I figured, half way through the process, it made sense to have worms above the kitchen scraps, as opposed to below when using redworms. If earthworms travel down, they’ll encounter the food, and hopefully stay to eat. And then they can go elsewhere, they’re not trapped in a plastic bin. The most difficult thing for me will be leaving it alone! I already want to see WHERE the worms are. Are they eating? Are they gone? What are they doing?!

There are several key things one should know when composting with worms:

  • Type needed – redworms, not earthworms found in your yard.
  • Moisture – too much slows down their activity, not enough, they’ll dry out and die.
  • Food – mainly plant-based but also ground eggshells. NO fish, meat, cheese, dairy or oily, greasy stuff. Coffee grounds – limited because they’re acidic
  • Shade – they prefer it, please don’t leave the bin in the blazing sun
  • Ventilation – is a must
  • Sand and soil mixed in the bedding will provide grit for digestion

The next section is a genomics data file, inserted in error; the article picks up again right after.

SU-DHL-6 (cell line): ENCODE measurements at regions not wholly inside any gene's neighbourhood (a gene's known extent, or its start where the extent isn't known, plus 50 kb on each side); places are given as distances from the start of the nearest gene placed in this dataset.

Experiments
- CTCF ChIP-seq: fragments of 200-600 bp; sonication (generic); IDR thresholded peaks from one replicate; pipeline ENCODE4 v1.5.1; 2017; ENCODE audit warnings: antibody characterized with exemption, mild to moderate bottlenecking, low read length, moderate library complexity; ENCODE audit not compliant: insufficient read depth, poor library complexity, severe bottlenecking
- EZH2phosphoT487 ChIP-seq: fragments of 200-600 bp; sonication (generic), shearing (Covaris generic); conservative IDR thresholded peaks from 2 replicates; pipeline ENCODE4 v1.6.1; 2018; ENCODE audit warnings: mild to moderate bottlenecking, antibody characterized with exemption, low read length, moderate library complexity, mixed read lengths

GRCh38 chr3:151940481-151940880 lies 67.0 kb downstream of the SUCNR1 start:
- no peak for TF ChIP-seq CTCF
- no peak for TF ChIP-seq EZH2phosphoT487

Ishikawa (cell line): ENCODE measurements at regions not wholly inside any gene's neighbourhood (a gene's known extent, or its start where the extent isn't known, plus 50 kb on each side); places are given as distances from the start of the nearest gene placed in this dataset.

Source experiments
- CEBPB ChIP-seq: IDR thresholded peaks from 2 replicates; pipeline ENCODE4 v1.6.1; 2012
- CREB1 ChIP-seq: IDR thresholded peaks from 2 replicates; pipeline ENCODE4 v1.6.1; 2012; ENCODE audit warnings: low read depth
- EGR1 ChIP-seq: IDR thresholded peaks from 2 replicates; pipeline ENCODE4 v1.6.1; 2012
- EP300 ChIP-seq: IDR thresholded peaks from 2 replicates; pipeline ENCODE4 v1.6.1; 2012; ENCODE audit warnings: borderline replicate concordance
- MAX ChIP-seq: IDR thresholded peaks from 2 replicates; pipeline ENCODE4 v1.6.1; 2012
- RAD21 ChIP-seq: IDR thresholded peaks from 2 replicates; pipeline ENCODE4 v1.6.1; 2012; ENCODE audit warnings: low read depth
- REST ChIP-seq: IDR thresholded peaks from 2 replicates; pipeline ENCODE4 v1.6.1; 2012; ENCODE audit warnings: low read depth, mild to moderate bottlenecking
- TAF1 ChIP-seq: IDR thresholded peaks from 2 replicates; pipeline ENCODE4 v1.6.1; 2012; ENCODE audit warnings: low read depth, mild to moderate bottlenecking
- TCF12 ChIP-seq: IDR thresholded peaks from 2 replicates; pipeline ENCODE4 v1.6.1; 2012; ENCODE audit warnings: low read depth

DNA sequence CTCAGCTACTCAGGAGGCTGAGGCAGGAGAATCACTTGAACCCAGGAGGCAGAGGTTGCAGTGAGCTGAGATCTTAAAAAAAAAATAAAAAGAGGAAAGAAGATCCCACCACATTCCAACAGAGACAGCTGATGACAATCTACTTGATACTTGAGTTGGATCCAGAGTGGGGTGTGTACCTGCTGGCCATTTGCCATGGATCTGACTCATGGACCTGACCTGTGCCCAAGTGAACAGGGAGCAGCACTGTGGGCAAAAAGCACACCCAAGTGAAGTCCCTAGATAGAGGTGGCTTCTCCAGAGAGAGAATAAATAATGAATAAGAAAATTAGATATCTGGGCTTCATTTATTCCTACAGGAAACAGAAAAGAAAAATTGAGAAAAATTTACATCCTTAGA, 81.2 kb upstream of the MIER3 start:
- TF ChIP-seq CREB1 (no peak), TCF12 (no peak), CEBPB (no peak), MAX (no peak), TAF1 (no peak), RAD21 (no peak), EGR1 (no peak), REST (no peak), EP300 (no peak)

• When they’re happy, they can double their numbers every 90 days 🙂

I’ll keep you posted on the success, or failure, of my worm composting adventures. And if it’s something you’re keen to try, it’s easy enough to Google ‘how to compost with worms’.

You gotta love the internet. AND worms!

http://www.homecompostingmadeeasy.com/wormcomposting.html

Okay, I did include one link, the information on this particular site was exceptional. Like any subject I’ve researched, I’ve learned how scattered important details can be. It’s not often I find one written piece that covers a lot of ground.

 

 

Organic? Yes!

I was thinking last night, because I do that sometimes 🙂 and a question occurred to me. One that I’d ask people who don’t purchase, or grow, organic food. Whenever I’m grocery shopping, I often look in the buggies of other shoppers. I see zero, some or all organics and I’m curious as to what their reasons are. A huge thumbs up to fellow supporters of organics!